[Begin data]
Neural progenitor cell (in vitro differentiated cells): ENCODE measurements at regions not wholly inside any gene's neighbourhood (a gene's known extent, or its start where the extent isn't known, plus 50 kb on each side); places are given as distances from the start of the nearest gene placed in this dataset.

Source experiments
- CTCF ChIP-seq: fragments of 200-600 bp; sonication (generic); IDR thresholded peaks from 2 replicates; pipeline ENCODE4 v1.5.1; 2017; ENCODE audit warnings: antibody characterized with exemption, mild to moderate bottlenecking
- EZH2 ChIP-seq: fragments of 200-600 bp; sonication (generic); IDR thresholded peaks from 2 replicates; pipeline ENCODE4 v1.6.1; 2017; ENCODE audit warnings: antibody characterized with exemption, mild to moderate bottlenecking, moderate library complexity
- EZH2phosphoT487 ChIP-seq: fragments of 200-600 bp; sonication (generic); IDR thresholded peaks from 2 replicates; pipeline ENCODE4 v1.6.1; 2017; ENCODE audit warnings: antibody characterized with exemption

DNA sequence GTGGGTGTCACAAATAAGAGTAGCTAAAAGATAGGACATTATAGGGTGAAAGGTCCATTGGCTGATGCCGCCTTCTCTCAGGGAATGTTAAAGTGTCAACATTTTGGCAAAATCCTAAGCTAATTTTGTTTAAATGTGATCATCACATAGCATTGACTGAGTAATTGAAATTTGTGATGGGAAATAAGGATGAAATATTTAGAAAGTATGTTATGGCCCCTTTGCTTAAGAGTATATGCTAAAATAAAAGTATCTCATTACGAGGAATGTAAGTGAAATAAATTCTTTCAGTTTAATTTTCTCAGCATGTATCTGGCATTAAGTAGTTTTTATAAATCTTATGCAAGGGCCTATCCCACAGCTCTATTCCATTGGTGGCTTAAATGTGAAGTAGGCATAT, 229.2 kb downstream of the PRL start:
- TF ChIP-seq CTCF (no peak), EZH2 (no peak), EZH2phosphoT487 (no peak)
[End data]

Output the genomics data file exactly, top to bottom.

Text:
Neural progenitor cell (in vitro differentiated cells): ENCODE measurements at regions not wholly inside any gene's neighbourhood (a gene's known extent, or its start where the extent isn't known, plus 50 kb on each side); places are given as distances from the start of the nearest gene placed in this dataset.

Source experiments
- CTCF ChIP-seq: fragments of 200-600 bp; sonication (generic); IDR thresholded peaks from 2 replicates; pipeline ENCODE4 v1.5.1; 2017; ENCODE audit warnings: antibody characterized with exemption, mild to moderate bottlenecking
- EZH2 ChIP-seq: fragments of 200-600 bp; sonication (generic); IDR thresholded peaks from 2 replicates; pipeline ENCODE4 v1.6.1; 2017; ENCODE audit warnings: antibody characterized with exemption, mild to moderate bottlenecking, moderate library complexity
- EZH2phosphoT487 ChIP-seq: fragments of 200-600 bp; sonication (generic); IDR thresholded peaks from 2 replicates; pipeline ENCODE4 v1.6.1; 2017; ENCODE audit warnings: antibody characterized with exemption

DNA sequence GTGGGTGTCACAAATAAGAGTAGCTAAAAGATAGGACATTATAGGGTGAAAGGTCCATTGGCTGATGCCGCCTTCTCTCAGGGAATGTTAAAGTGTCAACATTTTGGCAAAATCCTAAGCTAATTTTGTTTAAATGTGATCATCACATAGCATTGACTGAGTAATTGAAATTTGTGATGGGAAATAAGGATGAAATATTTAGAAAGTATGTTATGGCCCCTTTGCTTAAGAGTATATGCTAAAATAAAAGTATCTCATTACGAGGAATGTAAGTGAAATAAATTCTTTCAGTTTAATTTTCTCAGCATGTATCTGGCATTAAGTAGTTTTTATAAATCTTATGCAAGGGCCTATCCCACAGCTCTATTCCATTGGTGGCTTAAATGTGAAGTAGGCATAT, 229.2 kb downstream of the PRL start:
- TF ChIP-seq CTCF (no peak), EZH2 (no peak), EZH2phosphoT487 (no peak)